The Search for Amelia Earhart Begins Today!

At 8:43am on July 2, 1937, Amelia Earhart vanished somewhere over the Pacific Ocean. 75 years later, her disappearance, along with that of her navigator Fred Noonan, remains one of the most spectacular unsolved mysteries of history. Now, a new expedition could be on the verge of unraveling it once and for all.

Amelia Earhart’s Mysterious Disappearance?

We first looked at Amelia Earhart’s famous disappearance back in July 2011. Amelia Earhart was a famed aviatrix and the first woman to fly a solo flight across the Atlantic Ocean. In 1936, she decided to attempt a 29,000 mile circumnavigational flight around the Earth.

With Fred Noonan as her navigator, she left California on May 21, 1937. Thirty-eight days and 22,000 miles later, she landed in Lae, New Guinea. On July 2, Earhart and Noonan took off from Lae in her Lockheed Electra 10E, heading for Howland Island. Hours later, they vanished, never to be seen again.

Over the years, numerous theories have arisen to explain their disappearance. Most scholars believe Amelia Earhart crashed into the Pacific Ocean after running out of fuel. Others think she crashed on Saipan Island and was captured by the Japanese occupying forces. Still others think the disappearance was deliberate, as part of a strange spy mission.

For more than two decades, the International Group for Historic Aircraft Recovery (TIGHAR – pronounced “tiger”) has searched for answers to this mystery. They believe Amelia and Fred landed on tiny Gardner Island (now known as Nikumaroro). More specifically, they think she landed on a reef off Nikumaroro’s west end and safely evacuated the aircraft. A few days later, rising tides swept the airplane over the reef edge. Although they’ve uncovered some circumstantial evidence that might support their case, they have yet to find definitive proof for their theory.

TIGHAR’s Amelia Earhart Theory

Here’s TIGHAR’s general theory of what happened to Amelia Earhart, Fred Noonan, and the Lockheed Electra 10E:

  • Amelia Earhart and navigator Fred Noonan failed to locate Howland Island. So, they continued on their present course.
  • The reached uninhabited Gardner Island. Amelia landed the Electra safely on the island’s western reef.
  • Amelia and Fred spent the next few nights sending distress signals from the aircraft’s radio.
  • It took a week for three U.S. Navy search planes to fly over Gardner Island. By then, Amelia and Fred had stopped sending distress calls, presumably because “rising tides and surf had swept the Electra over the reef edge.” Although the planes didn’t see the Electra, they did notice “signs of recent habitation.” They didn’t think much of it since they thought Gardner Island was inhabited. However, “no one had lived on Gardner since 1892.”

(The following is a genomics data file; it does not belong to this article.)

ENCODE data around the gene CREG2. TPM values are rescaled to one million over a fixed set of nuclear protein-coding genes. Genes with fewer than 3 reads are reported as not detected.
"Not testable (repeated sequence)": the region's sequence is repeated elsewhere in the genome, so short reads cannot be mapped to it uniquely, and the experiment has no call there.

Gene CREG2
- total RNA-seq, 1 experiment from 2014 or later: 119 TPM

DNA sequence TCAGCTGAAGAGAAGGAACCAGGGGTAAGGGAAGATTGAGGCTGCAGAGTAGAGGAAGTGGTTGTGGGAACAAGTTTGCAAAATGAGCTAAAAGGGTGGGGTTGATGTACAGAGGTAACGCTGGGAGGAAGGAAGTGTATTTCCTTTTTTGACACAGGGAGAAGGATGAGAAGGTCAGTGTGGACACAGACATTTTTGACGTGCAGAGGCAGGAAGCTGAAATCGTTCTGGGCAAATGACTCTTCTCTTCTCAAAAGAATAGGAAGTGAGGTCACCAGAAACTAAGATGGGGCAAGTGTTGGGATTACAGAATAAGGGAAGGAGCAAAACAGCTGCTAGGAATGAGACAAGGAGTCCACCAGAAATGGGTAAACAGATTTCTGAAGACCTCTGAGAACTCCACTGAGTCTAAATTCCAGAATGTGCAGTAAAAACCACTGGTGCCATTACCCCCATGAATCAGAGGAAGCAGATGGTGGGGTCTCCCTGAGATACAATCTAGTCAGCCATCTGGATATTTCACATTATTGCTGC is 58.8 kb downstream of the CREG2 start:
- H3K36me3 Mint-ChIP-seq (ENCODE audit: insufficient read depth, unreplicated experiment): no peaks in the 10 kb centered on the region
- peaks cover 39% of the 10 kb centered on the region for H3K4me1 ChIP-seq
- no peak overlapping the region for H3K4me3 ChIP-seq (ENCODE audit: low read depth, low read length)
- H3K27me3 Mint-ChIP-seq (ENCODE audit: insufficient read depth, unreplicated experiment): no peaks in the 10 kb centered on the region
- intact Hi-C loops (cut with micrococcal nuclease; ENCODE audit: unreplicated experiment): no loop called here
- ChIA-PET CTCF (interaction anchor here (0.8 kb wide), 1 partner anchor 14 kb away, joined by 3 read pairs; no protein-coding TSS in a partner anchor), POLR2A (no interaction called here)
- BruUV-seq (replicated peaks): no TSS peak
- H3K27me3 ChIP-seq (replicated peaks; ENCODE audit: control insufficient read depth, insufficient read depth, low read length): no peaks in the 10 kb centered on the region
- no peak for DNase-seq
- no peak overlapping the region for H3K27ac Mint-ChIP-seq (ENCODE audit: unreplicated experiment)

• Amelia Earhart and Fred Noonan survived for an unknown period of time on Gardner Island. They “caught and cooked small fish, seabirds, turtles and clams.” Amelia passed away at a makeshift campsite on the southeast end of Gardner Island. Fred’s ultimate fate has yet to be determined.
  • The wreckage of the Electra, which was swept over the reef edge, “lies in deep water off the island’s west end.”

What’s New in the Search for Amelia Earhart?

Today, TIGHAR sets sail for Nikumaroro as part of the Niku VII expedition. They plan to “conduct a thorough search of the underwater reef slope off the west end of Nikumaroro for surviving wreckage from Amelia Earhart’s Lockheed Electra.”

This is not a salvage expedition. Instead, TIGHAR merely hopes to test its hypothesis that large pieces of wreckage survived the crash and subsequently sank into the extremely deep waters off the reef slope. They plan to “locate, identify, and photograph” any pieces of surviving wreckage. If they succeed in doing this, they will use the information they obtain to mount a salvage expedition.

Guerrilla Explorer’s Take

We’ve been big supporters of TIGHAR for a long time, even before this expedition was announced. We appreciate the fact that they’ve taken a very scientific approach to their search. They’ve compiled a realistic scenario and have gathered a decent amount of circumstantial evidence to support it. They’ve even located a photograph taken three months after Amelia’s disappearance. It appears to show an upside down landing gear sticking out of the water near the reef slope.

We wish them the best and will be following the expedition as closely as possible. That being said, we have our doubts they will locate the aircraft. The search won’t be easy. The water is extremely deep at the slope, plunging beyond 3,000 feet in certain places. The Niku VII expedition will be equipped with high-freqency side-scan sonar and will be able to take “photographs” at that depth. However, any surviving pieces of the aircraft likely took a beating on the reef before they sank. And once that happened, underwater currents might have torn them into shreds. So, we’re hopeful TIGHAR finds something, but realistically, we recognize it won’t be easy.


Guerrilla Explorer’s Coverage of Amelia Earhart

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